Thanks for letting me know postgresql won't accept this. I had a feeling it
wouldn't as it's more stringent than mysql. Well I guess I reinstate my
request that MODS has date granularity as an attribute :)
Mike: date validation isn't the only concern - it is sorting by date. So it
must be a date or timestamp field for postgres to sort it correctly.
On 2/5/07 3:23 PM, "Mike Rylander" <[log in to unmask]> wrote:
> On 5/2/07, Christiaan Kortekaas <[log in to unmask]> wrote:
>> Hi Ray
>> Yes MySQL appears to allow that (and hopefully PostgreSQL will too). Thanks!
> If you want to use a DATE or TIMESTAMP field then Postgres won't
> accept that, and for good reason -- it's not a date (or timestamp).
> :) If data validation isn't a concern, you could just use a text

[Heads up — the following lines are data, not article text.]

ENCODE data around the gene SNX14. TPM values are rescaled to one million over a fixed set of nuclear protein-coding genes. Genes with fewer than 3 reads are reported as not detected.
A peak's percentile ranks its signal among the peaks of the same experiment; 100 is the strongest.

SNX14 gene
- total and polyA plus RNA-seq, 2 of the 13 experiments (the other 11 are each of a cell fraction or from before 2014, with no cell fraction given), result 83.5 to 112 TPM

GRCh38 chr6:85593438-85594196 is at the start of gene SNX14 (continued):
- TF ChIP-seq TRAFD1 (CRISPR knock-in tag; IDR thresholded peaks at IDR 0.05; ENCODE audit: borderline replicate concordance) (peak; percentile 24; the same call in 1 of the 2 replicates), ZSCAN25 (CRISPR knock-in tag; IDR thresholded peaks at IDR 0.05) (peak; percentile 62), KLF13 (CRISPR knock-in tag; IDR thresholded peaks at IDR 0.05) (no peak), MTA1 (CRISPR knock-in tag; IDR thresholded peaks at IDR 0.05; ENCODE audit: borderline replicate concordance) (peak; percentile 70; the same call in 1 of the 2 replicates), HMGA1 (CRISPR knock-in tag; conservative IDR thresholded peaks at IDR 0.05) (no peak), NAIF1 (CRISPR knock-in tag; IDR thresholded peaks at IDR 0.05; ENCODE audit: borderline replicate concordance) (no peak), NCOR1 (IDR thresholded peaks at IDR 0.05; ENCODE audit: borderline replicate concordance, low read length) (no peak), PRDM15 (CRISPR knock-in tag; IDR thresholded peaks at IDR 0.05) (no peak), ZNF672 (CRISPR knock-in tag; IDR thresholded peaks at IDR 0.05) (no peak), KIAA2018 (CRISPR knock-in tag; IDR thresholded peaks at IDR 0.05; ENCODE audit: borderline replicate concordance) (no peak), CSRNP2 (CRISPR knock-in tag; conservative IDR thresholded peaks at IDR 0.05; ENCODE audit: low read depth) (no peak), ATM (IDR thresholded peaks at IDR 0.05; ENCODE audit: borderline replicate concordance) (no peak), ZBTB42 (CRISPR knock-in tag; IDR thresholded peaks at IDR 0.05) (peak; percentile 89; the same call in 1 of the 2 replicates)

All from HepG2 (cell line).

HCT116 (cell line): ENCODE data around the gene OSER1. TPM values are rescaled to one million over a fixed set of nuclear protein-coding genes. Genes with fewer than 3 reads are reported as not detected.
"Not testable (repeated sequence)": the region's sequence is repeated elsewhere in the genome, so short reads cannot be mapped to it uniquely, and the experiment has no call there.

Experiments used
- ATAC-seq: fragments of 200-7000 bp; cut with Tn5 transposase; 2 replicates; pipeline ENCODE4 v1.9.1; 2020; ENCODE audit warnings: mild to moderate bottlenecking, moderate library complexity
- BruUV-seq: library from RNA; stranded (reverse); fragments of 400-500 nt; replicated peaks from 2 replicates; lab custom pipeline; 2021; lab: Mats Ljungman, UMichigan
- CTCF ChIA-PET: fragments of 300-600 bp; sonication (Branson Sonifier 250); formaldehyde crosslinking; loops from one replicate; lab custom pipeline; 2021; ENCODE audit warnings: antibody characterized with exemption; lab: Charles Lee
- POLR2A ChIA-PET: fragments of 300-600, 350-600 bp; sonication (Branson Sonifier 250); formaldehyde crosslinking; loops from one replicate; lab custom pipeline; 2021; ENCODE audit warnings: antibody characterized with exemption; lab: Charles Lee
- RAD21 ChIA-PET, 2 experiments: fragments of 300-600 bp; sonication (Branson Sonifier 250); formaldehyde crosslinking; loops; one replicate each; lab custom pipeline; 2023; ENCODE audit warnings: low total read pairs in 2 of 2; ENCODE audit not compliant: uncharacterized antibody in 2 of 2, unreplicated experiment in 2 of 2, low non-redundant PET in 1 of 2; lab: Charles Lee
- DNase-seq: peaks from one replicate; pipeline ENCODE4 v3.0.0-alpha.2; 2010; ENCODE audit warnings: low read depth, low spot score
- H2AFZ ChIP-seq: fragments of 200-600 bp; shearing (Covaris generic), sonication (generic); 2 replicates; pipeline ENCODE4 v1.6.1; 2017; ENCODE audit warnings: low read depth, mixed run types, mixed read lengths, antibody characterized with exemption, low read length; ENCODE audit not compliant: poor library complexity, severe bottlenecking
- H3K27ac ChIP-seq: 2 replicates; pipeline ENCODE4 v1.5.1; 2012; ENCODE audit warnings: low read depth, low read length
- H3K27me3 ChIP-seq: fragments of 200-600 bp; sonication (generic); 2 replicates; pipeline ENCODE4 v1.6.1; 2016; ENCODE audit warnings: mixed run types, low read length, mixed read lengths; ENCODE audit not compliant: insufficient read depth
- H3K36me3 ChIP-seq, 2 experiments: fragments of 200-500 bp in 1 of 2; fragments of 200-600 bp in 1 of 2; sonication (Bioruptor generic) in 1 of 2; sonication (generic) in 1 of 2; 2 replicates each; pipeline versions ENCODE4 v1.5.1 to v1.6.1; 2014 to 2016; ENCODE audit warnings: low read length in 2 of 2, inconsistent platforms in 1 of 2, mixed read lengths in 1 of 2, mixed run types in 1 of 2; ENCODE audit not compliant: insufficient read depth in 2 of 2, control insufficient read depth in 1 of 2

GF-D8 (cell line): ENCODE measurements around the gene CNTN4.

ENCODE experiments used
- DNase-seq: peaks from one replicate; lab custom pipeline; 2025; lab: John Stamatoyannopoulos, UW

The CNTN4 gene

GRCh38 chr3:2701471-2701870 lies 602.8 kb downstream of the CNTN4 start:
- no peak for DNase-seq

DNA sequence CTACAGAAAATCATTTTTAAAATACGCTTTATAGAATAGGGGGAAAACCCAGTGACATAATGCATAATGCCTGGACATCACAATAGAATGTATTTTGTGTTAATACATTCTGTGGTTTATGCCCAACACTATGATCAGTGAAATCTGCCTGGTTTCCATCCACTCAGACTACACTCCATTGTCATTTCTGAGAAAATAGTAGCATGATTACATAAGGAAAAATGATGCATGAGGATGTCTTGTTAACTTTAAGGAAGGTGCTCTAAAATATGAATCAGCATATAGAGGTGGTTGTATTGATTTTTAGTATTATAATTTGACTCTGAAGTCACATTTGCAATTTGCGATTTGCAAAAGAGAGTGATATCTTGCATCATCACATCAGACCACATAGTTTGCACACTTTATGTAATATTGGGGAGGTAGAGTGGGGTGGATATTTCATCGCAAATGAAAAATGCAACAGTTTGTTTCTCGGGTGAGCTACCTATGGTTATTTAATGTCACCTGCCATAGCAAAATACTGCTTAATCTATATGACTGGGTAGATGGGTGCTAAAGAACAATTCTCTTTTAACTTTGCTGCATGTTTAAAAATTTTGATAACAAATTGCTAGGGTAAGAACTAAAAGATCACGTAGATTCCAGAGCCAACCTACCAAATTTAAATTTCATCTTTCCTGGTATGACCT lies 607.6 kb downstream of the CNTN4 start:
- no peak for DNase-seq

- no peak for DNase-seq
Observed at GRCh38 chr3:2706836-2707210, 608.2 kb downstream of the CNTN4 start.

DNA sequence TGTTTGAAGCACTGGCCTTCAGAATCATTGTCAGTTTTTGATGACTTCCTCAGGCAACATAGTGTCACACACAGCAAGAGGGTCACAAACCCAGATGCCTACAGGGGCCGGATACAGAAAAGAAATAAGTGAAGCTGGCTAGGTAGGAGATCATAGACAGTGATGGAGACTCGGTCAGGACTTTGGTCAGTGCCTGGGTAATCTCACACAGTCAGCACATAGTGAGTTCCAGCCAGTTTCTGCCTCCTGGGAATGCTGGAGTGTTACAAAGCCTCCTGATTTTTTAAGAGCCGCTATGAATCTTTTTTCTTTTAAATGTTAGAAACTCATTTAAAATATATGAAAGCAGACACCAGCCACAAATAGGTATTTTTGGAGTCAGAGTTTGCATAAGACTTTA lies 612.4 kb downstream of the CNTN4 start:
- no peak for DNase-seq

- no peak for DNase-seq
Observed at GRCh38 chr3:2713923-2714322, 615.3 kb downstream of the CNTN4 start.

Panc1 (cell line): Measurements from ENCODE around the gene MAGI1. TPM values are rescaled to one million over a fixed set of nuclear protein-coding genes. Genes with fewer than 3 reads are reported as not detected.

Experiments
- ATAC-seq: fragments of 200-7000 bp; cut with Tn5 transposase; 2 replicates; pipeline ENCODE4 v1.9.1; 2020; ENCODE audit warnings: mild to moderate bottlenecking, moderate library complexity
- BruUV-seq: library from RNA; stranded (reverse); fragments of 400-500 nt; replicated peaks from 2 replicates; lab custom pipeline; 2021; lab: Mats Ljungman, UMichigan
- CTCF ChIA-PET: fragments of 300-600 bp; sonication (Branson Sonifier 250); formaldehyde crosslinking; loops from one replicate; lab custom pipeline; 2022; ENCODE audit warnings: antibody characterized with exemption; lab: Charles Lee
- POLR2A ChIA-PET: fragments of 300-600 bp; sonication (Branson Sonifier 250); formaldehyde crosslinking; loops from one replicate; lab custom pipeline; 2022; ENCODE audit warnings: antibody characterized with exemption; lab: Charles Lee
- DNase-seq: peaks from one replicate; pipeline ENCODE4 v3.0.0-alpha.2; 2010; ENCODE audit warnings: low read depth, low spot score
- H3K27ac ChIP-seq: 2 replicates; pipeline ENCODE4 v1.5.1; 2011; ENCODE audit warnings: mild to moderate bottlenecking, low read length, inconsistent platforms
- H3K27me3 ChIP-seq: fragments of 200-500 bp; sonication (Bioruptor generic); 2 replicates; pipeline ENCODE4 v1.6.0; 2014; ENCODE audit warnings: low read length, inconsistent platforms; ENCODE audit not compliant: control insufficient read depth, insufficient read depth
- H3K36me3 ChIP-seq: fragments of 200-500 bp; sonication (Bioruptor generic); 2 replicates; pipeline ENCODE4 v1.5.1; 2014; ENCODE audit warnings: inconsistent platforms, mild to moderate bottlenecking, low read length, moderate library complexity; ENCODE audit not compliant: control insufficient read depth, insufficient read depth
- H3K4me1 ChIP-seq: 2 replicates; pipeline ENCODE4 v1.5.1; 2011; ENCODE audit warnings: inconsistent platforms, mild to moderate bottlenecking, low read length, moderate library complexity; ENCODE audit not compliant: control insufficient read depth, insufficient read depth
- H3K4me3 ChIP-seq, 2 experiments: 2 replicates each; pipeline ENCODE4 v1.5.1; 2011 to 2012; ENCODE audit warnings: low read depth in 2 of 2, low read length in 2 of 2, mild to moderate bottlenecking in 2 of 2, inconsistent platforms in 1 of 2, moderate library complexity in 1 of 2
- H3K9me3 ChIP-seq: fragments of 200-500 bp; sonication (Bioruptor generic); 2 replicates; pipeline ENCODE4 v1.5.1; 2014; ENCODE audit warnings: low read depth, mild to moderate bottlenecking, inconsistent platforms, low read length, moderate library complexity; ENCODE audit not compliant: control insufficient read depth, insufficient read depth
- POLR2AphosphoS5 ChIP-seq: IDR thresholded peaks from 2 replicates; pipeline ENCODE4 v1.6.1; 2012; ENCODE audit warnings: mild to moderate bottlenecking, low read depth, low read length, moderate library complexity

> field with a CHECK constraint to restrict input to your desired valid
>> I guess that will do as a workaround without any change to MODS. For some
>> reason I thought the DB would reject a date like that. Apologies for the
>> confusion, this will work nicely.
> Most data architects would consider this a "gotcha."
> Just my $0.02 ...
>> On 30/4/07 11:48 PM, "Ray Denenberg, Library of Congress" <[log in to unmask]>
>>> From: "Christiaan Kortekaas" <[log in to unmask]>
>>>> The reason I can't just supply 2007-02 is because in the backend MODS is
>>>> being indexed in a relational database in a 'datetime' field which even if
>>>> you insert '2007-02' would store it as '2007-02-01'. It is necessary to
>>>> store it as a datetime field so I can do datetime sorting, searching etc.
>>> Would it be possible to store it as 2007-02-00? (Or 2007-02-99 depending on
>>> whether you want it sorted at top or bottom.)
>> Christiaan Kortekaas
>> Senior Library Systems Programmer
>> Library Technology Service
>> The University of Queensland, Australia QLD 4072
>> Telephone : (+61) (7) 3346 4337
Senior Library Systems Programmer
Library Technology Service
The University of Queensland, Australia QLD 4072
Telephone : (+61) (7) 3346 4337